After the Fall: Being American in the World We've Made
Here is vital reading for Americans and people anywhere who seek to understand what is happening “after the fall” of the global system created by the United States and shaped increasingly by China under Xi Jinping.
The book’s analyses of recent events and apparent trends are based on facts, as the author finds them, presented in an offhand, nearly conversational manner. Other experts may disagree with the interpretations of Ben Rhodes but must take account of the realities he describes. A trimmed-down version of After the Fall could serve as an eye-opening supplementary text for AP, college, or adult ed courses on world affairs.
Sketching the world as he finds it, Rhodes asks if the United States can recover from the damage done to its fiber and to its image by Donald Trump and Trumpism. To answer these questions, the author—a close collaborator with Barack Obama during and after his presidency—traveled to hot spots around the world for four years, starting in Myanmar, where he met several times with Aung San Suu Kyi.
What underlies the author’s driving and intelligent curiosity? Rhodes was deeply impressed by the ideas expressed by then Senator Obama when he addressed the Democratic National Convention in 2004 and, just a few weeks later, by Russian President Vladimir Putin after his security forces wiped out Chechens occupying a school in Beslan, Russia, killing nearly 200 children in the process.
While Obama spoke of the as yet unfulfilled promise of democracy, Russia’s president warned of a world in which the weak are trampled by the strong. The Kremlin boss promised to make Russia strong again. Rhodes kept copies of both speeches in a file that he occasionally opened and pondered before joining the Obama campaign team in 2008. Increasingly tempered by direct involvement in Washington politics, the author’s youthful idealism became more pragmatic.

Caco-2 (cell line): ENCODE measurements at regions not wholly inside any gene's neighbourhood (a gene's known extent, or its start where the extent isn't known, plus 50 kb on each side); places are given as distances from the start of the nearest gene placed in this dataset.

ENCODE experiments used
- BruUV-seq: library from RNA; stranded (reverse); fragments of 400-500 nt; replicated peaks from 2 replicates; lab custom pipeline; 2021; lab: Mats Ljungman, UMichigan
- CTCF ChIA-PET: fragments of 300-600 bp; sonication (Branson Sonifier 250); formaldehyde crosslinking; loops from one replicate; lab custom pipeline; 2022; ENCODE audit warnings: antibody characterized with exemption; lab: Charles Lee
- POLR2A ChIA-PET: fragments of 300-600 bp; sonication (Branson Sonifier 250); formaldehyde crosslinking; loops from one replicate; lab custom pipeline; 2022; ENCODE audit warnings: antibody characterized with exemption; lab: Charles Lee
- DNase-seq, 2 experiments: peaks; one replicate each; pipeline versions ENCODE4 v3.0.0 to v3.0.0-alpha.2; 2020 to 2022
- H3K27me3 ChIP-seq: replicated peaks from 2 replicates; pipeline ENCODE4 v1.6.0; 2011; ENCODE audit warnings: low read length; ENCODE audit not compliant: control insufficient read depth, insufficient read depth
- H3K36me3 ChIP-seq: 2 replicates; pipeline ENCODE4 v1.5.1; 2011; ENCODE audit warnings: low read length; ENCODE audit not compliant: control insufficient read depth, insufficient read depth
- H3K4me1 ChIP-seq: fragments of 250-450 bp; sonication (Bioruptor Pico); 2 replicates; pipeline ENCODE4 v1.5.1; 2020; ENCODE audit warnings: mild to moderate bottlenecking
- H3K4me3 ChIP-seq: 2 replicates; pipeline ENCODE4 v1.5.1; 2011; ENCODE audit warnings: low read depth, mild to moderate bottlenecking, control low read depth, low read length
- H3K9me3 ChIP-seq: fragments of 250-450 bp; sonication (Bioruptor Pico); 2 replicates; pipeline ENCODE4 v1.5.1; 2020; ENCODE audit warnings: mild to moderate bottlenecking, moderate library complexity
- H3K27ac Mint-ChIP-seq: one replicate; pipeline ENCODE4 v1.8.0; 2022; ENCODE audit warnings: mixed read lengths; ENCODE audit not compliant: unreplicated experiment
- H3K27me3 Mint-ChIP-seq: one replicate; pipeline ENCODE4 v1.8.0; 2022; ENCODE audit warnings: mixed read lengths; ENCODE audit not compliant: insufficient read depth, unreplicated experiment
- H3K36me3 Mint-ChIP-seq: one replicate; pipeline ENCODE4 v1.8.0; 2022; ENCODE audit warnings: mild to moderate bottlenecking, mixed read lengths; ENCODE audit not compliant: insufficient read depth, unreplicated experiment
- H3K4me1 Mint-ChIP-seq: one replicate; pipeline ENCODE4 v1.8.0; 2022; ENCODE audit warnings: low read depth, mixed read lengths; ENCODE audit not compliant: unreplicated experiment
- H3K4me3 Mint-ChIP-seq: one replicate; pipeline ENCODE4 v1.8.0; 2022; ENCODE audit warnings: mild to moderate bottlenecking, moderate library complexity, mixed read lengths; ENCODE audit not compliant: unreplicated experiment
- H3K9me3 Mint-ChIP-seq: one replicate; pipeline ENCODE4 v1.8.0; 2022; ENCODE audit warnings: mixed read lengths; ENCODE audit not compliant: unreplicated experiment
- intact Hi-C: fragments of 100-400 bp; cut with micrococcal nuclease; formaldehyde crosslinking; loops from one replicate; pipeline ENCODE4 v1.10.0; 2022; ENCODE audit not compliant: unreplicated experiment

The Obama presidency was succeeded by what Rhodes calls the Trumpian “experiment with fascism, albeit of a particularly incompetent and corrupt kind.” Rhodes concludes that “a new model of nationalist authoritarian politics is a defining reality of our world today.” Looking back at least three decades, he laments that “this is the world we made.” Americans did so by accepting that “It’s the economy, stupid”—the slogan pronounced by James Carville, strategist for Bill Clinton as he ran against George H. W. Bush in 1992.
At least since Ronald Reagan in the 1980s, many Americans believed and acted as though a larger gross domestic product was the goal and the vindication of American greatness. For millions of Americans and billions of other humans, however, even moderate wealth seemed unattainable. Access to the internet did not slake the frustrations of the have-nots, for it permits them to glimpse how the rich and famous wallow. For millions of people, the financial crisis of 2008 showed that capitalist economics as practiced in the United States was a failure. Millions threw out liberal politics with liberal economics.
America’s malaise became a global malaise. Rhodes illustrates this theme by his analysis of nationalist authoritarian politics in the Hungary of Viktor Orban, the Russia of Vladimir Putin, and the China of Xi Jinping. He anchors these case studies with detailed discussions with thoughtful dissidents in each country,
Orban does not pretend to solve the problems of a corrupt and unequal economy. In a world that is corrupt and unequal, he pledges that his Hungary will at least be ruled by “true” Hungarians—white Christians hostile to all who are not. The parallels with Trumpism are obvious—its hostility to immigration, international law, and to a Black president.
Much of the Putin message is similar to Orban’s. If politics and economics are everywhere corrupt, Russians might as well have a strong, competent leader who shares his people’s grievances and desire for restored national greatness.